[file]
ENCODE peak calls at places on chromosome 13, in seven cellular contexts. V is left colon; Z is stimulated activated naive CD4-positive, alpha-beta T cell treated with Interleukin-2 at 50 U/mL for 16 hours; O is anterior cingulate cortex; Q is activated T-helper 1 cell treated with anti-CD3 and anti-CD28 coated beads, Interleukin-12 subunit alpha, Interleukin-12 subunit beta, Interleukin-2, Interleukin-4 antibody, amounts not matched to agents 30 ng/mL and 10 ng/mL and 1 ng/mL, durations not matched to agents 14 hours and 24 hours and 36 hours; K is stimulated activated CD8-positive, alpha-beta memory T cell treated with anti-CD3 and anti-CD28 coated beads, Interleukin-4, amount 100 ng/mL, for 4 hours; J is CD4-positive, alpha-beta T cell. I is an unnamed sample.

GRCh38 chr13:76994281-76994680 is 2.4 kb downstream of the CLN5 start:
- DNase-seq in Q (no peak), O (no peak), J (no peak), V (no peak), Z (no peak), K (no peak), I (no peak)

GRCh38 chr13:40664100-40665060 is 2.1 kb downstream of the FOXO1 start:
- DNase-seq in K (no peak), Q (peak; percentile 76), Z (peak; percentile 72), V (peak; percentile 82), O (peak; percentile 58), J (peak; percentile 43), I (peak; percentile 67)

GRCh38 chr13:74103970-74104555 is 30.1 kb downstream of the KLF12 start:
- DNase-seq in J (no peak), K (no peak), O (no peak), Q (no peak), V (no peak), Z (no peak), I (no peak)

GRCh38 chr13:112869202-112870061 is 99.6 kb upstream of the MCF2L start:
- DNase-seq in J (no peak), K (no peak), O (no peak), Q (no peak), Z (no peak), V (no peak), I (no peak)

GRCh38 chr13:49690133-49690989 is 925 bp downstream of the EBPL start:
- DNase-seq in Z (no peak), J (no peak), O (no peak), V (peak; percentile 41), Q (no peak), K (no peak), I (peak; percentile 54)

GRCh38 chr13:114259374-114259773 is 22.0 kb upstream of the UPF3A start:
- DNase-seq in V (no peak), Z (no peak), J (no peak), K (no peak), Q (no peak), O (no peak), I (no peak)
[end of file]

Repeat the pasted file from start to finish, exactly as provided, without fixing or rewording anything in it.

ENCODE peak calls at places on chromosome 13, in seven cellular contexts. V is left colon; Z is stimulated activated naive CD4-positive, alpha-beta T cell treated with Interleukin-2 at 50 U/mL for 16 hours; O is anterior cingulate cortex; Q is activated T-helper 1 cell treated with anti-CD3 and anti-CD28 coated beads, Interleukin-12 subunit alpha, Interleukin-12 subunit beta, Interleukin-2, Interleukin-4 antibody, amounts not matched to agents 30 ng/mL and 10 ng/mL and 1 ng/mL, durations not matched to agents 14 hours and 24 hours and 36 hours; K is stimulated activated CD8-positive, alpha-beta memory T cell treated with anti-CD3 and anti-CD28 coated beads, Interleukin-4, amount 100 ng/mL, for 4 hours; J is CD4-positive, alpha-beta T cell. I is an unnamed sample.

GRCh38 chr13:76994281-76994680 is 2.4 kb downstream of the CLN5 start:
- DNase-seq in Q (no peak), O (no peak), J (no peak), V (no peak), Z (no peak), K (no peak), I (no peak)

GRCh38 chr13:40664100-40665060 is 2.1 kb downstream of the FOXO1 start:
- DNase-seq in K (no peak), Q (peak; percentile 76), Z (peak; percentile 72), V (peak; percentile 82), O (peak; percentile 58), J (peak; percentile 43), I (peak; percentile 67)

GRCh38 chr13:74103970-74104555 is 30.1 kb downstream of the KLF12 start:
- DNase-seq in J (no peak), K (no peak), O (no peak), Q (no peak), V (no peak), Z (no peak), I (no peak)

GRCh38 chr13:112869202-112870061 is 99.6 kb upstream of the MCF2L start:
- DNase-seq in J (no peak), K (no peak), O (no peak), Q (no peak), Z (no peak), V (no peak), I (no peak)

GRCh38 chr13:49690133-49690989 is 925 bp downstream of the EBPL start:
- DNase-seq in Z (no peak), J (no peak), O (no peak), V (peak; percentile 41), Q (no peak), K (no peak), I (peak; percentile 54)

GRCh38 chr13:114259374-114259773 is 22.0 kb upstream of the UPF3A start:
- DNase-seq in V (no peak), Z (no peak), J (no peak), K (no peak), Q (no peak), O (no peak), I (no peak)